in conversation with Paul Miller
09 February 2020 – 09 February 2020
in conversation with Paul Miller
Michael Billington became Guardian theatre critic in 1971, the same year the Orange Tree Theatre was founded. After almost 50 years and some 10,000 reviews, he is about to step down as the paper’s chief theatre critic. He will join OT Artistic Director, Paul Miller to talk about his incredible career in this special Under the Orange Tree In Conversation, an event to support the work of the OT.
Under the Orange Tree is a celebration of British theatre’s history and its especially collaborative nature: it’s an unrivalled opportunity to see great artists talk up-close in the OT’s unique in-the-round space. It follows sold out Under the Orange Tree talks with Dame Judi Dench and Dame Maggie Smith in 2017, with Sir Derek Jacobi and the late Dame June Whitfield in 2018, and most recently David Suchet and Dame Penelope Wilton in 2019.
Paul Miller said: “For all my theatre-going life, Michael’s writing has set the tone for the way we think about drama in this country. His breadth of knowledge and depth of understanding are second to none. He has championed countless artists, issues and theatres with rigour and wit. It will be fascinating to hear directly from him what his own experience has been watching British theatre develop over 6 decades. As a practitioner, I have many things to ask the pre-eminent critic of our times!”
The Under the Orange Tree series helps the OT - a registered charity - achieve the £450,000 it needs to fundraise every year in addition to ticket sales. Proceeds from the events will support all aspects of the Theatre's activities: from producing re-discovered plays, to developing new work, to introducing thousands of primary school children to Shakespeare for the first time.
Tickets start from £25. Booking is now open.
Michael Billington studied at Oxford University – where he was a member of the Dramatic Society – graduating in 1961. He began working as an arts critic for the Liverpool Daily Post & Echo, then from 1962 to 1964, he served as public liaison officer and director for the Lincoln Theatre Company, in Lincolnshire. From 1965 to 1971, he reviewed television, films, and plays as an arts critic for The Times; from 1968 to 1978, was also film reviewer for the Birmingham Post, and from 1968 to 1981, for The Illustrated London News. In October 1971, he left The Times to become theatre critic for The Guardian. Beginning in the 1980s, he was a London arts correspondent for The New York Times, and, since 1988, he has also served as drama critic for Country Life.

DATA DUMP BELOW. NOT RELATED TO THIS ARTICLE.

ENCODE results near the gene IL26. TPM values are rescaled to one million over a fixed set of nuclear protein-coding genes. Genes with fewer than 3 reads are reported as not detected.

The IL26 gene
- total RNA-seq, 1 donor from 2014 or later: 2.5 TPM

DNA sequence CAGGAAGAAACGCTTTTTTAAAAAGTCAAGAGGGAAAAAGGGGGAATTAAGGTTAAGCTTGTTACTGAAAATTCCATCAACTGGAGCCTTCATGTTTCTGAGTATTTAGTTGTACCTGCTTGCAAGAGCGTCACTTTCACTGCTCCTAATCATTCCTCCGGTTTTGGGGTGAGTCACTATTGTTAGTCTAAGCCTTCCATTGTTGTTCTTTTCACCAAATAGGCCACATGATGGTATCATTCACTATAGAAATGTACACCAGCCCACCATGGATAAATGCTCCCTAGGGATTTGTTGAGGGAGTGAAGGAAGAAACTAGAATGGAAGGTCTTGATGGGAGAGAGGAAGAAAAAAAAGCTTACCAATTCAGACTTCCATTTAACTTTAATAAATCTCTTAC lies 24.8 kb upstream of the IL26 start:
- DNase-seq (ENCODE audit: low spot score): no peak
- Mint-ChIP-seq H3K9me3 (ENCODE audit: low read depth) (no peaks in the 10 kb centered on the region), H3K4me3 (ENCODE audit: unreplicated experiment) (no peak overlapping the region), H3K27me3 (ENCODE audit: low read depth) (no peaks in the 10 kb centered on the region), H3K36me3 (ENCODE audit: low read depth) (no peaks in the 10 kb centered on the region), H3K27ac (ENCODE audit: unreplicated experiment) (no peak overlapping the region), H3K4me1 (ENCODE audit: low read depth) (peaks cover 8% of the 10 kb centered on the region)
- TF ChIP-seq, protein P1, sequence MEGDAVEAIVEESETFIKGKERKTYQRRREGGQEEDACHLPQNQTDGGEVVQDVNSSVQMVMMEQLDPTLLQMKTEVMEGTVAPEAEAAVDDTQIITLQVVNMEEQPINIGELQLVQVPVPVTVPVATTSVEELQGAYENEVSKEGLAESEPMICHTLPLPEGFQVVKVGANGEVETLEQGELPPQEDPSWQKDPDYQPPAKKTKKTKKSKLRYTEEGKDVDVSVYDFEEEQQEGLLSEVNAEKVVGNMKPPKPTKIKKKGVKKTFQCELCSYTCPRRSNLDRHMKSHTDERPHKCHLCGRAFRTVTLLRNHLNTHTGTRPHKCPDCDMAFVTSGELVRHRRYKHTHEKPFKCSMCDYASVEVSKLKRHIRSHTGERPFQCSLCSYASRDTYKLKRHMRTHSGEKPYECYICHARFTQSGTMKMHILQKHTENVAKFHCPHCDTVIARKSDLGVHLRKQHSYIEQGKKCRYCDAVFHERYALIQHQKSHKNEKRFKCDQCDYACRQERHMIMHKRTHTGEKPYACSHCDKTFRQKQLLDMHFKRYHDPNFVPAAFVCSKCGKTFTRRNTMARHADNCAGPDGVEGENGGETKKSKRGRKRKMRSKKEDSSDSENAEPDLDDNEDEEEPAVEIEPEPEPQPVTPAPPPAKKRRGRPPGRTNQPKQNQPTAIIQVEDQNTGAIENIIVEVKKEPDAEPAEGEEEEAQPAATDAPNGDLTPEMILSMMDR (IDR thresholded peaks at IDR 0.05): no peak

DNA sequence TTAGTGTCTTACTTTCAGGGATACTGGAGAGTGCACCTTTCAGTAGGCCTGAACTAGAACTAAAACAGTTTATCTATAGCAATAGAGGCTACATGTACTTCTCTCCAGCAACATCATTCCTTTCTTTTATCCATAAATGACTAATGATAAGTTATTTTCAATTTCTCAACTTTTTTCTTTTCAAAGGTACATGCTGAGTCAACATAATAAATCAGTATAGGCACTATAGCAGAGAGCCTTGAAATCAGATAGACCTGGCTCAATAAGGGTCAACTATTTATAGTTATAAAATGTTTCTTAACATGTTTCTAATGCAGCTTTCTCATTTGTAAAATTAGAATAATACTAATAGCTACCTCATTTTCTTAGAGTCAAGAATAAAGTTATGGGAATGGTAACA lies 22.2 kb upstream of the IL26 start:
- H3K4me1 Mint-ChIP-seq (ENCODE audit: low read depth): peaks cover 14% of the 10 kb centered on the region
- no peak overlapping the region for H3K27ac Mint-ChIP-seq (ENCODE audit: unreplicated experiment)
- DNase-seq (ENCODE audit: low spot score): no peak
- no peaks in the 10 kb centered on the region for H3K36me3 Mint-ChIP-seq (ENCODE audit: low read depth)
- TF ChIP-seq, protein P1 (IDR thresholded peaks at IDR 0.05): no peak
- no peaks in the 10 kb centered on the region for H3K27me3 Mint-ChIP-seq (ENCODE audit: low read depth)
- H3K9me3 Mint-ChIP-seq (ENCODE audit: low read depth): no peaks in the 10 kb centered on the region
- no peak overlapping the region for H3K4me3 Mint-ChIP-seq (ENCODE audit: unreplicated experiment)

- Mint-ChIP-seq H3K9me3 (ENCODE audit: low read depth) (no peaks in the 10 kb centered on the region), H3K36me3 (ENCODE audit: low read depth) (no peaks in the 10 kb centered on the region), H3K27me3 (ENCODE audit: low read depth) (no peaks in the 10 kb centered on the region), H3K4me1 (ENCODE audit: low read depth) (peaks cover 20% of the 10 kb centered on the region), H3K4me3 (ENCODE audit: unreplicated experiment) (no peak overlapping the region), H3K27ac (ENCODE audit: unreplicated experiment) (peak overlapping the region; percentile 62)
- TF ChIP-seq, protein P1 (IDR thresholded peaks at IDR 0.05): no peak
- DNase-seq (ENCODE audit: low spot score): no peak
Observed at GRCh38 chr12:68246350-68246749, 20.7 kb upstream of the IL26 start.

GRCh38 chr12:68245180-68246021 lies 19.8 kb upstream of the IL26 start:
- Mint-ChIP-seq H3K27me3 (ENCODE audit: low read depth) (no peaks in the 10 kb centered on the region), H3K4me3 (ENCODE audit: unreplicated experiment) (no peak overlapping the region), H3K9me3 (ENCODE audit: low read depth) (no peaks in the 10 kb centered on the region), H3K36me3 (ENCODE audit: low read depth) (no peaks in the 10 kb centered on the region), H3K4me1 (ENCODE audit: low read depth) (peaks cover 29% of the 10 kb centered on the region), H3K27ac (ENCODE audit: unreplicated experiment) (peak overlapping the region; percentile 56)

Billington's broadcasting career started in 1965 on the BBC Third Programme. Later, he was a presenter (and participant) in Critics Forum (Radio 3), which ended in 1990, and the Kaleidoscope arts programme (Radio 4).
He is the author of several biographical and critical studies of subjects relating to British theatre and the arts, including books about Peggy Ashcroft, Tom Stoppard, and Alan Ayckbourn, as well as being the official authorised biographer of Harold Pinter, published in 1996. In March 2007 Faber and Faber published Billington's book State of the Nation: British Theatre Since 1945, which won the 2007 annual Theatre Book Prize from The Society for Theatre Research. His book The 101 Greatest Plays: From Antiquity to the Present was published in 2015.
Billington leaves his role as The Guardian's chief theatre critic at the end of 2019, although he will continue to write for the newspaper as well as reviewing for Country Life.
Paul Miller is Artistic Director of the Orange Tree Theatre where his productions include Candida, While the Sun Shines, Losing Venice, Humble Boy, Misalliance, Poison, The Lottery of Love, Sheppey, The Philanderer, French Without Tears, Each His Own Wilderness, Widowers’ Houses and The Widowing of Mrs Holroyd. He was previously Associate Director of Sheffield Theatres and has directed plays at the National Theatre, The Old Vic, Royal Court Theatre, Bush Theatre and in the West End. He recently directed Macbeth at Chichester Festival Theatre.
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